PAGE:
Sunday, June 9, 2013

How I Invest Using Conglomerate Analysis Tools

I suspect we all go back to thought patterns that brought success to us earlier in life. As a junior analyst I was assigned to follow steel, farm equipment, electronics, auto parts, aerospace and broadcasting companies. As I matured as an analyst I realized that many other analysts preferred to follow companies that were within one industry and that complicated companies (particularly those that were essentially works in progress) were shunned by a large number of good analysts. Providing “sell-side” (brokerage research for institutional investors) was and is a highly competitive endeavor.

I have always been attracted to investments that have unrecognized opportunity and less competition. Thus I started to follow a limited number of multi-industry companies that combined manufacturing activities with a capability of making reasonably priced acquisitions. These companies normally had at least some important activities in defense work (electronics), broadcasting and original equipment auto parts manufacturing. Thus, I became one of the first analysts to specialize in what became to be called conglomerates. In order to handle the complexities of each of these quite different stocks I developed a number of what were for me, useful analytical approaches. In some respect a number of these approaches were looking at conglomerates as unrecognized and unregulated closed-end funds, typically selling at significant discounts.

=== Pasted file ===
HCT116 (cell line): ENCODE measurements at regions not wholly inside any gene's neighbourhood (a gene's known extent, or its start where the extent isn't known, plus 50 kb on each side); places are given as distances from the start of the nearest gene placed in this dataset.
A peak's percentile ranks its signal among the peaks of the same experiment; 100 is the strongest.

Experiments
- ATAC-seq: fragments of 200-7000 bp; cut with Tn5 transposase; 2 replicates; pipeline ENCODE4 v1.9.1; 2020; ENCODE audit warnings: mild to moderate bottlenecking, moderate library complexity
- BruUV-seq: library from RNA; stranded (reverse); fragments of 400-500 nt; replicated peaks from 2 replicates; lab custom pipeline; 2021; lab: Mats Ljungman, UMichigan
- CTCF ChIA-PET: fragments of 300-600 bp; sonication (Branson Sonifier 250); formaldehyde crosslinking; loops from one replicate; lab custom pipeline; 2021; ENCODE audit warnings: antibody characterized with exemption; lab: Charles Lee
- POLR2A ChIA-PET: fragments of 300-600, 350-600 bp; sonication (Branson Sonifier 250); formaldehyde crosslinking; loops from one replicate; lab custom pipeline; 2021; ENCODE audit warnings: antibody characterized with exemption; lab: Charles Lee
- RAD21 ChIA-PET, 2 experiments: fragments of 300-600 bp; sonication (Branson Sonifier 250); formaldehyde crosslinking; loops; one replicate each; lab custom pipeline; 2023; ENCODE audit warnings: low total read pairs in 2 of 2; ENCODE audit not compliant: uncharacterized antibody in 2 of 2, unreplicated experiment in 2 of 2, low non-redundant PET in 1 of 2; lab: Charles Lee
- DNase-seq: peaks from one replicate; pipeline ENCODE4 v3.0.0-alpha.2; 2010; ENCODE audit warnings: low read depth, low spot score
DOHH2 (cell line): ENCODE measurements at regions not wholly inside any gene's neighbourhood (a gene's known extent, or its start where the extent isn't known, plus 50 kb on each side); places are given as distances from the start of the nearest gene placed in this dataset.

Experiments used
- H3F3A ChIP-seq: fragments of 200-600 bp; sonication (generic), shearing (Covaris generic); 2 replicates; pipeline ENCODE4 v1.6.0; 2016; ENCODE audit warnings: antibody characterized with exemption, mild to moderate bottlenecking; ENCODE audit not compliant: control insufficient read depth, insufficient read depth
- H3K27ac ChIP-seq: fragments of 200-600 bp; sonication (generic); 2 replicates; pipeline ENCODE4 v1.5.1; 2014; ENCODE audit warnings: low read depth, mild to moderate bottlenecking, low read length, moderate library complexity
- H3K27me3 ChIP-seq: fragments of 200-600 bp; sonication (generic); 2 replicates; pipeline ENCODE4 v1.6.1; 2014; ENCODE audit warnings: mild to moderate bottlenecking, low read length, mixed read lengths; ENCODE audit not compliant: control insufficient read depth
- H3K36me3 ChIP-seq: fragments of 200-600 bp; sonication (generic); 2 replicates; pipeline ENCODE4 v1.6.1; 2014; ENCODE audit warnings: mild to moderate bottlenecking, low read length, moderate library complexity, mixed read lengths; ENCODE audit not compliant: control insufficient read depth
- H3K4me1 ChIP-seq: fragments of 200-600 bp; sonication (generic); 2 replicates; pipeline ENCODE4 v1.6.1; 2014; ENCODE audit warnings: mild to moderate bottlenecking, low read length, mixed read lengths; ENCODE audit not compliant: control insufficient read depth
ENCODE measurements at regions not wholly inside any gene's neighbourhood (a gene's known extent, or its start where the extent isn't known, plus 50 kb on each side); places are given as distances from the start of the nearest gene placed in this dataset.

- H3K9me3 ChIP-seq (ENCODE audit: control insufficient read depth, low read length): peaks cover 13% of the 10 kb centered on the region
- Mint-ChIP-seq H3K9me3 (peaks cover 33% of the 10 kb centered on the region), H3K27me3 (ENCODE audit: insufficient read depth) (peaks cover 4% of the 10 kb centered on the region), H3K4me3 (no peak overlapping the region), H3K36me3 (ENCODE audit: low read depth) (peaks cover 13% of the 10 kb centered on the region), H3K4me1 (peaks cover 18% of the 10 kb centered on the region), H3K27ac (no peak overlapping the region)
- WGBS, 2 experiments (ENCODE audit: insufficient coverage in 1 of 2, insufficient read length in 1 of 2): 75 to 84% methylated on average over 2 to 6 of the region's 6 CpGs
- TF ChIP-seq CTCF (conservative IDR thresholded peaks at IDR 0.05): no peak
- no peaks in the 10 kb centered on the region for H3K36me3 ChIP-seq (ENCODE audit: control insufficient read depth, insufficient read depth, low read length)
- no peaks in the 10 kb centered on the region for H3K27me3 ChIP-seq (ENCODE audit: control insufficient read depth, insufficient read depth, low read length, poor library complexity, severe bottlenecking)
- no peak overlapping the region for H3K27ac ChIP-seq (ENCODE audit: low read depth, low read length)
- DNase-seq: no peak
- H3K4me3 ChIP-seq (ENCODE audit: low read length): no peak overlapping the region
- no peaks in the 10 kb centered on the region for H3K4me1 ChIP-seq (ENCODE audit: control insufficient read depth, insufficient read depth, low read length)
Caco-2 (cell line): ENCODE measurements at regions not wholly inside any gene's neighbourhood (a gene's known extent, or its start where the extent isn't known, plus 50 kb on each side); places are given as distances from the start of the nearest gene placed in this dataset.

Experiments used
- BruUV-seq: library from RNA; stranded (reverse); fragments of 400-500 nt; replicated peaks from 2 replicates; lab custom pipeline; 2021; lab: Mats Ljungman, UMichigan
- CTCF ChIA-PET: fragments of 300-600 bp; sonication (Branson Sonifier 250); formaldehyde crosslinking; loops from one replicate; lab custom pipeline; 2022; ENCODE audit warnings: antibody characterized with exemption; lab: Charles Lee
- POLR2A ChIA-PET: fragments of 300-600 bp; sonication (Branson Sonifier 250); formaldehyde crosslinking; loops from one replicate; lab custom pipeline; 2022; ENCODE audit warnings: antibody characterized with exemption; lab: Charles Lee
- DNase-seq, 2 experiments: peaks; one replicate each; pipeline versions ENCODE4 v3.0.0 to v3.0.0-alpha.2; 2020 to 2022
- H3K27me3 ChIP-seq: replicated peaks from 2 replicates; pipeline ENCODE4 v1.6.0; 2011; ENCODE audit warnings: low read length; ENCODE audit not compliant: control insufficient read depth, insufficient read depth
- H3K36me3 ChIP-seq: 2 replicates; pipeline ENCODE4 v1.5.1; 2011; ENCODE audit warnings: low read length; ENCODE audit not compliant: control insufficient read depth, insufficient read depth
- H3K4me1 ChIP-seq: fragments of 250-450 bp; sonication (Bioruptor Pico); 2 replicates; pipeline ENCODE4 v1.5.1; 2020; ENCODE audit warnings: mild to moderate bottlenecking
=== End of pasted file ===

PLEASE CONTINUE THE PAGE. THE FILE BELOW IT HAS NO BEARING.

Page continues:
Several of these approaches of dealing with complexity and under-appreciated investments are useful to me and to my clients as we invest in funds as well as individual financial services stocks.

Professor David Dodd taught me well

Most analysts start and in some cases end with the financial statements issued by a corporation. I had the advantage of taking the Securities Analysis course under Professor David Dodd of Graham and Dodd, the authors of the first main text on and titled Securities Analysis. One of the many lessons he taught me was not to accept the financial statements as published. He wanted us to soundly reconstruct the statements for their investment use as distinct from their creditor usage. In many cases this meant taking a skeptical eye as to the worth of various levels of inventories as well as not accepting cost as the measure of value. He wanted us to add to the liabilities side of the balance sheet any contingent or possible liabilities. Among other lessons he drilled into us that fixed assets were worth what they could be sold for, not cost less depreciation.

Advantages of being an entrepreneur

The second advantage that I have is that I have not only earned a reasonable living as an analyst, but I have been an entrepreneur operator of an analytical business dealing with many of the world’s major financial institutions. My third advantage is that I have bought and sold intellectual property companies.

These advantages became useful in understanding the differences between the factors that I used in gauging the success of my business and the financial statements prepared for us by our gifted accountant. The most important factors for me were our ability to help our institutional clients make money or avoid problems. I believe this capability was of great importance when it became time to sell the operating assets of the company. In addition, on a daily basis I kept an eye on our cash balances. This was the key to not only paying bills, but also the pace that we could invest in further development which was important to our future utility to our valued customers. In essence I feel that many and much larger companies are driven by the same motivations.

In application